The halfway-mark volume pivots neatly on the mid-century year, 1850 – the cusp between the horrors of the ‘hungry Forties’ and the Imperial ostentation of the Great Exhibition. It was also the year in which Carlyle fell off his trolley, as many of his contemporaries thought: ‘I have read – nay, I have bought! – Carlyle’s Latter-Day Pamphlets,’ Trollope told his mother in summer 1850, ‘and look on my eight shillings as very much thrown away ... He has one idea – a hatred of spoken and acted falsehood; and on that he harps through the whole eight pamphlets. I look on him as a man who was always in danger of going mad in literature and who has now done so.’
The starting-point for the mad pamphlets of 1850 was an aggressive spoof in Fraser’s Magazine called ‘Occasional Discourse on the Negro Question’ (it was provocatively retitled ‘The Nigger Question’ in its later printings). The occasion was an evangelically motivated tariff to protect West Indian sugar from competition by countries still using slaves. Carlyle also resented the £20 million of British taxpayers’ money it had cost to compensate plantation-owners. Since abolition in 1833 and the end of forced labour, the sugar industry in the islands had collapsed. Carlyle saw this decline as the result of culpable ‘idleness’. In his analysis, the West Indian negroes had discovered they could grow ‘pumpkins’ sufficient for subsistence with half an hour’s work a day and had resolved to labour no more.
Carlyle’s ‘Discourse’ was a scornful parody of an Exeter Hall evangelical address, delivered in the person of a pseudonymous ‘Dr Phelim McQuirk’ (Fraser’s readers were not deluded). The abolitionists, McQuirk declared, had made of the West Indies ‘a black Ireland’ – with a population which was ‘free’ in name but degraded and destitute in condition. Not that the negroes, any more than the Irish, resented their degradation, so long as they had vegetables (potatoes or pumpkins) to keep the walls of their stomachs apart: ‘Our beautiful Black darlings are at last happy; with little labour except to the teeth, which surely, in those excellent horse jaws of theirs, will not fail!’
Carlyle, as usual, works up to a grand injunction:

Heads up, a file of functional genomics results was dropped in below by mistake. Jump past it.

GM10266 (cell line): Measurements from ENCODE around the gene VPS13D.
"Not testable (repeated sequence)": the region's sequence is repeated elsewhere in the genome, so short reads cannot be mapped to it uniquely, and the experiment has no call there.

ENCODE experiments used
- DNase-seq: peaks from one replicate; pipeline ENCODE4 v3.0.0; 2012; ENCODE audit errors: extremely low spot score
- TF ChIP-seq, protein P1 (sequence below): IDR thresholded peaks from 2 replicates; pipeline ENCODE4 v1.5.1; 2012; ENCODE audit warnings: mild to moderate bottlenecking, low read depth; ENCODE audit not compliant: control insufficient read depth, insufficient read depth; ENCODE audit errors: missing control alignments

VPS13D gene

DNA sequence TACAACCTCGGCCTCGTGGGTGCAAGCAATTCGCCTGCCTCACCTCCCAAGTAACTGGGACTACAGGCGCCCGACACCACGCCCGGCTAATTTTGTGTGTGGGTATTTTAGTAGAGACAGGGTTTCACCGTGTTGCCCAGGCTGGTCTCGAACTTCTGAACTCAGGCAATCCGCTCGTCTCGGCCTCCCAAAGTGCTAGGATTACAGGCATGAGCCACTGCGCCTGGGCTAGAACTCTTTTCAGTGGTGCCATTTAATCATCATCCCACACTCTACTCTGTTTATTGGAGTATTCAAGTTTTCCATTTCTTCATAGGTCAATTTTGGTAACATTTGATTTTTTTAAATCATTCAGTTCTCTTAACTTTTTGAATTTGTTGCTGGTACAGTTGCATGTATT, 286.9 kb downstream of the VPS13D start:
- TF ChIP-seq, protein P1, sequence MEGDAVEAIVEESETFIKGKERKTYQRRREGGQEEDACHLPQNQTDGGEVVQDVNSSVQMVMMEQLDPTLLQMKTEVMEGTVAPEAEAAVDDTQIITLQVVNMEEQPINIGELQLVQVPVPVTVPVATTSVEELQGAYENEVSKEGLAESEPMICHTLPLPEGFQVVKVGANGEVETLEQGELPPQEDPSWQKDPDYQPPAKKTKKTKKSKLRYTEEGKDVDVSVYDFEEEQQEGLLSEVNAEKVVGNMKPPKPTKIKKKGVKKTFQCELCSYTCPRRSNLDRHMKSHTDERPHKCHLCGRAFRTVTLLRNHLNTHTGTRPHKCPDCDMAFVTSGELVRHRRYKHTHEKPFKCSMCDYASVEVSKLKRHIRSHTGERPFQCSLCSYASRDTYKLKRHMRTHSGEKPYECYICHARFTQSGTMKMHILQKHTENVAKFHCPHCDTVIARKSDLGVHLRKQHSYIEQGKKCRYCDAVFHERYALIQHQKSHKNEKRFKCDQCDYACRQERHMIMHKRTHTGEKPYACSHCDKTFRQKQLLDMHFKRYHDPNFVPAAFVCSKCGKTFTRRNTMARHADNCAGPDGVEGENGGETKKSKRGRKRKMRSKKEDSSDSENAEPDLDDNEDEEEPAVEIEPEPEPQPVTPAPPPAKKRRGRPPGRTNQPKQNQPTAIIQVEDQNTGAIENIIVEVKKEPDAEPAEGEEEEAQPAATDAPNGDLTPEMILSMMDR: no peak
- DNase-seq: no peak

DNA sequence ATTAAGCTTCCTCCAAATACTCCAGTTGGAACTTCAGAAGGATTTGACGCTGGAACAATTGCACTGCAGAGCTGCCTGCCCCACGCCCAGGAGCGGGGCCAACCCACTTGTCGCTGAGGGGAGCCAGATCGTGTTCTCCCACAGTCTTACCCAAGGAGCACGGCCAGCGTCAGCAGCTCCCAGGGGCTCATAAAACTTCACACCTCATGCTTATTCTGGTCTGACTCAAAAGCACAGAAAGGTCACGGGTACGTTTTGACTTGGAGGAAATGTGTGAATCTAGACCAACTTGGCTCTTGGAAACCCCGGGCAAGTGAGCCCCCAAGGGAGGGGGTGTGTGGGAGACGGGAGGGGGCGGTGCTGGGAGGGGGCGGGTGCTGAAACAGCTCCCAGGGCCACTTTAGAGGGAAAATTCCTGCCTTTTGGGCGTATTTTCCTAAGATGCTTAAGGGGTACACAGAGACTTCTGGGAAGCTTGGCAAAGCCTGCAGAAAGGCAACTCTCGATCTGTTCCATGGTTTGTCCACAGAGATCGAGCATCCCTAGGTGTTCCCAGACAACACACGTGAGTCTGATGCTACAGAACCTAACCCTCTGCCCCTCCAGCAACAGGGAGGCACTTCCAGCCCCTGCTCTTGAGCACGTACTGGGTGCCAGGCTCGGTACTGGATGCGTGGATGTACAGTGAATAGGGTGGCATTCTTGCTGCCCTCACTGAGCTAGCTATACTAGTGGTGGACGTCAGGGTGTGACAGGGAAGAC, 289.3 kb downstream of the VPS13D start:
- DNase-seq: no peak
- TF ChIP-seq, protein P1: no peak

No Black man who will not work according to what ability the gods have given him for working, has the smallest right to eat pumpkin, or to any fraction of land that will grow pumpkin, however plentiful such land may be; but has an indisputable and perpetual right to be compelled by the real proprietors of said land to do competent work for his living.
And who are these ‘real proprietors’? ‘The Saxon British.’ It was ‘heroic White men’ who turned the ‘oozy jungle’ into fertile plantations for ‘idle Black men’ to neglect. ‘Banish all White men from the West Indies,’ Carlyle predicts, and you will make another Haiti, ‘a tropical dog kennel’. And how should the Blacks be ‘compelled’ to take advantage of their ‘right’ to work? With ‘the beneficent whip’. (Carlyle’s relevance to current thinking on ‘workfare’ is clear.)
A direct address to the idle West Indian blacks concludes Carlyle-McQuirk’s tract:
You are not ‘slaves’ now; nor do I wish, if it can be avoided, to see you slaves again: but decidedly you will have to be servants to those that are born wiser than you, that are born lords of you, – servants to the whites, if they are (as what mortal can doubt they are?) born wiser than you. That, you may depend on it, my obscure Black friends, is and was always the Law of the World, for you and for all men; to be servants, the more foolish of us to the more wise.
The difficulty with Carlyle’s racism is that it cannot be smoothed away as being merely to do with the Zeitgeist. ‘Servantship’ and ‘Hierarchy’ – the eternal subordination of the brawny masses to the brainy minority – are fundamental to his philosophy.
The ‘Occasional Discourse’ outraged many Victorian liberals, or ‘Christian Sentimentalists’, as Carlyle called them. Not the least offended was John Stuart Mill – an uneasy friend. Mill wrote a letter of refutation in the next issue of Fraser’s, pointing out, with a better grasp of colonial history and a more humane analysis than McQuirk’s, that
for nearly two centuries had Negroes, many thousands annually, been seized by force or treachery and carried off to the West Indies to be worked to death, literally to death ... And the motive on the part of the slave-owners was the love of gold ... I have yet to learn that anything more detestable than this has been done by human beings towards human beings in any part of the earth. It is a mockery to talk of comparing it with Ireland.
Mockery was, however, Carlyle’s stock in trade, and he exulted in the offence he had given: ‘A Paper I published in Fraser’s about Niggers,’ he told his sister Jane, ‘has raised no-end of clamour; poor scraggy critics, of the “benevolent” school, giving vent to their amazement, and uttering their “Whaf-thaf? Bow-Wow!” in a great variety of dialects up and down all the country, as I am informed.’ Their yelps inspired him to a series of like-minded pamphlets, published, like Dickens’s novels, in monthly instalments at a shilling a number.
The Latter-Day Pamphlets spattered a whole herd of Carlylean black beasts with bilious diatribe: ‘Model Prisons’ (in anticipation of Michael Howard), ‘Downing Street’ (it was currently being rebuilt – as a temple to ‘Redtape’, according to Carlyle), ‘Jesuitism’ (this was the period of the ‘Catholic Aggression’, wormwood to the Calvinist Scot), ‘Hudson’s Statue’ (a proposed monument to a Mid-Victorian Robert Maxwell), ‘Stump Oratory’ (politicians’ lies). Carlyle’s intention was to wield what he called ‘the red hot poker’ – whether to cauterise or do an Edward II on the body politic is not clear. The whole is suffused with his mood of ‘bottomless dubiety’, energetic with ‘black electricities and consuming fires’.